Conference On A More Democratic United Nations
The Second International Conference On A More Democratic United Nations (CAMDUN-2), met under the title of "The United Nations and a New World Order for Peace and Justice" on 17-19 September 1991 at the UN's Vienna International Centre. The Conference was convened by Dr Hans Koechler, President of the International Progress Organization.
The Conference considered a wide range of proposals and suggestions on the subject of the reform and modernization of the United Nations, including those put forward by the Stockholm Initiative (1), Harold Stassen (2), Brian Urquhart and Erskine Childers (3), and by the participants of CAMDUN-1 (4).
The Concluding Plenary Session agreed to the release for distribution of the following lists of some of the issues that were discussed. Governments, non-governmental organizations and the interested public are invited to give these items their consideration.
Proposals that appear feasible under the UN Charter as it exists
1.1 Establishing a standing committee of the General Assembly of 15 rotating, geographically representative members, not at the same time members of the Security Council, to report to the Assembly on the adequacy of efforts made by the Council to resolve disputes and armed conflicts by peaceful means (Chapter VI), and if necessary by non-military measures of enforcement (Article 41) and non-offensive military measures (e.g. blockade under Article 42) (5).
1.2 Relinquishing by enlightened governments to their legislatures the selection of one or more of the five General Assembly representatives allowed to each member state(4).
1.3 Instituting a UN Second (peoples') Assembly as a subsidiary organ of the General Assembly under Article 22, representative of the peoples of the United Nations as global inhabitants (4).
1.4 Convening a regular assembly of public organizations under the auspices of the United Nations (6).
1.5 Drafting of an international convention on the Right of Peoples to Peace, elaborated from the UN's Declaration of 1984 on the Right of Peoples to Peace, to include provisions on collective equal rights of peoples and on the right to self-determination by legal and nonviolent means (7).
1.6 Making the appointment of the UN Secretary-General and other UN
1.7 Strengthening the roles of the UN's Administrative Committee on Coordination and of its Chair (the Secretary-General) towards the development of an international cabinet for a coordinated approach to global problems (3).
1.8 Adhering to Article 27(3) so that an abstention by a permanent member of the Security Council is not regarded as an affirmative vote (5).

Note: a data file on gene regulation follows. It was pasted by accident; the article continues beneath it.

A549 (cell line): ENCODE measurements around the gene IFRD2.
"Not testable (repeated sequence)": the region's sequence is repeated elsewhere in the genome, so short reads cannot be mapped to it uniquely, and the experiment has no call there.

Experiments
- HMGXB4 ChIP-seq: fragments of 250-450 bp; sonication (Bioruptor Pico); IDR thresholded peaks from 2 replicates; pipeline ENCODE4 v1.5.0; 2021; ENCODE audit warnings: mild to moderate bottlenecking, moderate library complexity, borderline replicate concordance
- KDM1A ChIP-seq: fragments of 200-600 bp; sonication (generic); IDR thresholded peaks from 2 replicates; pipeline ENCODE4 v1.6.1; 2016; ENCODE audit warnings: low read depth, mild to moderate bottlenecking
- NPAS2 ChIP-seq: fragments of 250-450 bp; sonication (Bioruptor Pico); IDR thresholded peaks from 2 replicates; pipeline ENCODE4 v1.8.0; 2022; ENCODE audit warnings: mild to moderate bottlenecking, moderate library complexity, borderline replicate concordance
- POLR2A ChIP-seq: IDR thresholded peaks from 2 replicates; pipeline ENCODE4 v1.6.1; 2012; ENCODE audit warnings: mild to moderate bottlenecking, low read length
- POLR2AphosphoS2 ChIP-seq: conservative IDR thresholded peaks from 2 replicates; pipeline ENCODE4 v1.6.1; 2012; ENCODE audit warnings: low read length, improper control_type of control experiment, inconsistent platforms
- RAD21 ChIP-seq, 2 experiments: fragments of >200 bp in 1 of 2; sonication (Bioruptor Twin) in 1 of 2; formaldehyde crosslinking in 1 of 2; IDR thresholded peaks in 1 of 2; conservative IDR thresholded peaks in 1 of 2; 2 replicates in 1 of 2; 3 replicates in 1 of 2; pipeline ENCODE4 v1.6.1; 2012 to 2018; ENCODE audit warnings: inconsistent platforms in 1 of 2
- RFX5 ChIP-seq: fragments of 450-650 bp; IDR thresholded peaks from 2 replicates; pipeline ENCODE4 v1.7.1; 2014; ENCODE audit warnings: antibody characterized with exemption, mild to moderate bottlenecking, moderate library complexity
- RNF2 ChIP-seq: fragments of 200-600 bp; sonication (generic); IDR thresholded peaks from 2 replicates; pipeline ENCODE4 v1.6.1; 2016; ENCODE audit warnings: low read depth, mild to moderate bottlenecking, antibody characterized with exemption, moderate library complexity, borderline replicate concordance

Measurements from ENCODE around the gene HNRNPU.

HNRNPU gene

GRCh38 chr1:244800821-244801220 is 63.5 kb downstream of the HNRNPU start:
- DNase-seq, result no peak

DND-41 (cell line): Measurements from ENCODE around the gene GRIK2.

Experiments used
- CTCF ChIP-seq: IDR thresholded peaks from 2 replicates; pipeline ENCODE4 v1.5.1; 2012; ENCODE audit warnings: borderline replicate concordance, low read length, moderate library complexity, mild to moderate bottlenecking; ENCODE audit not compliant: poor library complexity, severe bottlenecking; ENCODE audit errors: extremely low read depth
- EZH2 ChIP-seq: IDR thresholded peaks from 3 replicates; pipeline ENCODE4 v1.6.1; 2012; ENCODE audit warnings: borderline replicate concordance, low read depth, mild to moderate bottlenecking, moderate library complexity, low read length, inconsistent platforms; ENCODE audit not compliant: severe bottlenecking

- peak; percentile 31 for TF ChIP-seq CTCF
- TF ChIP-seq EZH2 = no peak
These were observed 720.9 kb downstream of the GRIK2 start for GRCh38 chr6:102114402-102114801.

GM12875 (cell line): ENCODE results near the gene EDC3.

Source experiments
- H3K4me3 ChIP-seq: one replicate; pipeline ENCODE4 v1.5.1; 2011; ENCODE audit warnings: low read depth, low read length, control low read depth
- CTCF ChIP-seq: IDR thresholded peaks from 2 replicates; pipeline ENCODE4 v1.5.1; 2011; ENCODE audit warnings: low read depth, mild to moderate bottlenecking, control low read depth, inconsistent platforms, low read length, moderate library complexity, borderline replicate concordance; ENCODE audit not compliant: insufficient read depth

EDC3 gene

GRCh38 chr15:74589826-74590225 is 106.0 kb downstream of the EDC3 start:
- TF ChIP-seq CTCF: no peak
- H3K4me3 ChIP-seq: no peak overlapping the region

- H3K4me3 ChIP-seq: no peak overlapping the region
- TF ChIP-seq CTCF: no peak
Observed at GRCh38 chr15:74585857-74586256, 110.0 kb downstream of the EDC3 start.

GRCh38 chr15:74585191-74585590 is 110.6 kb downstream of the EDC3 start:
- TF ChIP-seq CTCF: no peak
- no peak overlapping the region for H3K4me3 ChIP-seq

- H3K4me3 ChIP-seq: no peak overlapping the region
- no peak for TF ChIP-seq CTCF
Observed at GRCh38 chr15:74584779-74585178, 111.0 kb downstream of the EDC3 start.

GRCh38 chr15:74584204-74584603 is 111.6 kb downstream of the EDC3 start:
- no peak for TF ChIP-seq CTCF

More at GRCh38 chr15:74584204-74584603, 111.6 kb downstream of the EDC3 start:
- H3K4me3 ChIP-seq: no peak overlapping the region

1.9 Depriving member states which do not adhere to the financial rules of their right to vote in the General Assembly, strictly in accordance with the Charter (1), as provided by Article 19.
Proposals that may require Charter amendment
2.1 Instituting a UN duty on international trade, including financial movements (5), between member states, to provide the core funding of the Organization.
2.2 Enlarging the Security Council to 18 members (2).
2.3 Abolishing the Security Council "veto"(4) (8), by instituting non-discriminatory voting powers or failing this by providing for a non-concurring vote of permanent members to be overridden by a concurring vote of the non-permanent members (5).
2.4 Dividing the existing Chapter VII of the Charter into two distinct chapters to separate clearly non-military and non-offensive military enforcement measures from other "such action by air, sea, or land forces as may be necessary" (5).
2.5 Renaming the Security Council as "The Peace and Security Council" if under a revised Charter it continues to have "primary responsibility for the maintenance of international peace and security."
1. The Stockholm Initiative on Global Security and Governance. Common Responsibility in the 1990s. Stockholm: Office of the Prime Minister of Sweden, 1991.
2. Harold Stassen, Draft Charter Suggested for a Better United Nations Organization. 4th edition. New York: The Glenview Foundation, 1990.
3. Brian Urquhart and Erskine Childers, A World in Need of Leadership: Tomorrow's United Nations. Uppsala: Dag Hammarskjöld Foundation, 1990.
4. Proceedings of the 1990 International Conference On A More Democratic United Nations (CAMDUN-1). Building A More Democratic United Nations. London: Frank Cass & Co., 1991.
5. CAMDUN-2. The United Nations and a New World Order for Peace and Justice. 17-19 September 1991, Vienna.
6. Mikhail Gorbachev. Address to the 43rd Session of the United Nations General Assembly, 7 December 1988.
7. John Fried, The United Nations' Effort to Establish a Right of the Peoples to Peace. Pace Yearbook of International Law, Volume 2, pp.21-66. New York: Pace University School of Law, 1990.
8. Hans Koechler, The Voting Procedure in the United Nations Security Council. Examining a Normative Contradiction in the UN Charter and its Consequences on International Relations. Studies In International Relations, Volume 17, Vienna: International Progress Organization, 1991.